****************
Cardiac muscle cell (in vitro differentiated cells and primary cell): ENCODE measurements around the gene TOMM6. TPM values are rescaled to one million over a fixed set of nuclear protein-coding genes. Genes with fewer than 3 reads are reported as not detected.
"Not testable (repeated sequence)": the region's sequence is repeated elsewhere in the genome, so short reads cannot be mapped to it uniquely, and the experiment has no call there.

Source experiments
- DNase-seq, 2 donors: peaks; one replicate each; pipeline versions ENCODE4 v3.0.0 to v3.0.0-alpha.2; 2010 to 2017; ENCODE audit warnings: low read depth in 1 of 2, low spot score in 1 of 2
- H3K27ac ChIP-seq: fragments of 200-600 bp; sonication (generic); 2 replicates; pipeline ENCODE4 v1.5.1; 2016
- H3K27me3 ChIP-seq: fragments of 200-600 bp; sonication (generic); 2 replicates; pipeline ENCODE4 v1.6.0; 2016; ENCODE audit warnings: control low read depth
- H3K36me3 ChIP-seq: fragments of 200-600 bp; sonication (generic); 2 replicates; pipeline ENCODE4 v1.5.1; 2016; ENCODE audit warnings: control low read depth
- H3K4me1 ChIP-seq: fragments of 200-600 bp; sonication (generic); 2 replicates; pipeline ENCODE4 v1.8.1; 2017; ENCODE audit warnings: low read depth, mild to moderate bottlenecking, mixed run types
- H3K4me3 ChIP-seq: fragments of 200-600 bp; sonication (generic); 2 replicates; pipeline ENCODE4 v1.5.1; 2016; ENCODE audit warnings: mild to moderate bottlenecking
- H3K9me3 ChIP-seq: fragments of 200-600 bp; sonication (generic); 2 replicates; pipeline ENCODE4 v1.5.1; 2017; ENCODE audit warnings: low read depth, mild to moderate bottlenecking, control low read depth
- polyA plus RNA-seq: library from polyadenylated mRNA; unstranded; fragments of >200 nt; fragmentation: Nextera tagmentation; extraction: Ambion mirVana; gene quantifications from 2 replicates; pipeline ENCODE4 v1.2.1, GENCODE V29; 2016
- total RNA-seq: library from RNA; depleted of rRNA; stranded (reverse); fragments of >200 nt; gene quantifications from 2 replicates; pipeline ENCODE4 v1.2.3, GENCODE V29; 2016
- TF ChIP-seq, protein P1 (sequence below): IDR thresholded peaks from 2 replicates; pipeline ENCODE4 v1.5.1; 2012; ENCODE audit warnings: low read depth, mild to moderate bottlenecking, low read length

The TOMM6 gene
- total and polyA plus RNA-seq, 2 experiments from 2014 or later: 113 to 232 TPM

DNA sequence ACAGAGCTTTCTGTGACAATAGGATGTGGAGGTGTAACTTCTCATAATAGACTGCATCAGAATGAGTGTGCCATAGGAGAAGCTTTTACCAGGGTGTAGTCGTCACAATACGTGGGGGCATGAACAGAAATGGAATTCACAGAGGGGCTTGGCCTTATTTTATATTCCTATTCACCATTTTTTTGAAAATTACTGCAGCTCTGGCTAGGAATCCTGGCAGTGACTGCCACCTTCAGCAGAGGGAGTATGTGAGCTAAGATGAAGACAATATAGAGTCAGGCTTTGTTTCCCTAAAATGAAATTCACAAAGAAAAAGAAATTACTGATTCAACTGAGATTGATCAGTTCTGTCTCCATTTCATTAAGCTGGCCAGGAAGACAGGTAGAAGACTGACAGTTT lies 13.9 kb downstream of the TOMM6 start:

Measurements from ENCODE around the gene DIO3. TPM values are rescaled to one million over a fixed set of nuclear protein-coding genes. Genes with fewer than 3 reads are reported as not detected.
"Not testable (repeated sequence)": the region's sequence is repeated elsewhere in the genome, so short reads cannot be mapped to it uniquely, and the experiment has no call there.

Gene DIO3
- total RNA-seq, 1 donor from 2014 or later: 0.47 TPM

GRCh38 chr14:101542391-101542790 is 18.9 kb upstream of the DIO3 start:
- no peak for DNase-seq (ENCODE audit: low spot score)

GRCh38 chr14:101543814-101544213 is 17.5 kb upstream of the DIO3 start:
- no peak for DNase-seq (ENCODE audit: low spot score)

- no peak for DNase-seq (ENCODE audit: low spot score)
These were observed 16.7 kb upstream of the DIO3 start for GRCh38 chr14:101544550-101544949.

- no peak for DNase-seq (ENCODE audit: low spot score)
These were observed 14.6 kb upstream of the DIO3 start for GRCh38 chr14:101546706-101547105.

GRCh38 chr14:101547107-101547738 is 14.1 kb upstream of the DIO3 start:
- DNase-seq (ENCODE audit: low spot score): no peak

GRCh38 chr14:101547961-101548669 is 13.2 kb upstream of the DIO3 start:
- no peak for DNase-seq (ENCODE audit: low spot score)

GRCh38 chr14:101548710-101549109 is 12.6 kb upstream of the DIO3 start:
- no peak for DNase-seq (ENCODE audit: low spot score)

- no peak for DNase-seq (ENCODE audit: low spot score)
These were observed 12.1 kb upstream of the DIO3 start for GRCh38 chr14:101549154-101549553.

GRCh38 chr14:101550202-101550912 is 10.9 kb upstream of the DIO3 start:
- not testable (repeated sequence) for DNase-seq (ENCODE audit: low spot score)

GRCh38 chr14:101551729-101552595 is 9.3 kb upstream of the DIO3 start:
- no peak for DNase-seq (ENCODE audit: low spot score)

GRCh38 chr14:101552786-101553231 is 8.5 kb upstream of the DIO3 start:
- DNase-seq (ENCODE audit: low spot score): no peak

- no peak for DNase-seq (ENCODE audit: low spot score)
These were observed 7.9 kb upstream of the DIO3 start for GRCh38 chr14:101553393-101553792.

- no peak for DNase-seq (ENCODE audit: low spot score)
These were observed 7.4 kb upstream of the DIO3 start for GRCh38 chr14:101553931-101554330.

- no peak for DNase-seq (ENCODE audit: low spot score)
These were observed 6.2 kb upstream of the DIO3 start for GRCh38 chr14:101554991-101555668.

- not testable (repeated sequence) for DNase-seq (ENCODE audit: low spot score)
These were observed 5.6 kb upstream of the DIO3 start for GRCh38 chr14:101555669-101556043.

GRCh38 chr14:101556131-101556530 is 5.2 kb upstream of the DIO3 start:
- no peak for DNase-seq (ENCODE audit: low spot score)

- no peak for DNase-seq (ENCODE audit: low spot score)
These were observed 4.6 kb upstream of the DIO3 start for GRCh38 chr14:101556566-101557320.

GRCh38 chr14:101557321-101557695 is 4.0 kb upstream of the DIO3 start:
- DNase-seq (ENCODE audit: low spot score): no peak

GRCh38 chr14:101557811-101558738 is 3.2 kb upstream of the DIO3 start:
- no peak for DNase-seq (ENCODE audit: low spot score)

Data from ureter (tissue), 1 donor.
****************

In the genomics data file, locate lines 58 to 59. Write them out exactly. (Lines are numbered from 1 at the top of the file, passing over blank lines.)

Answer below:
- no peak for DNase-seq (ENCODE audit: low spot score)

Data from ureter (tissue), 1 donor.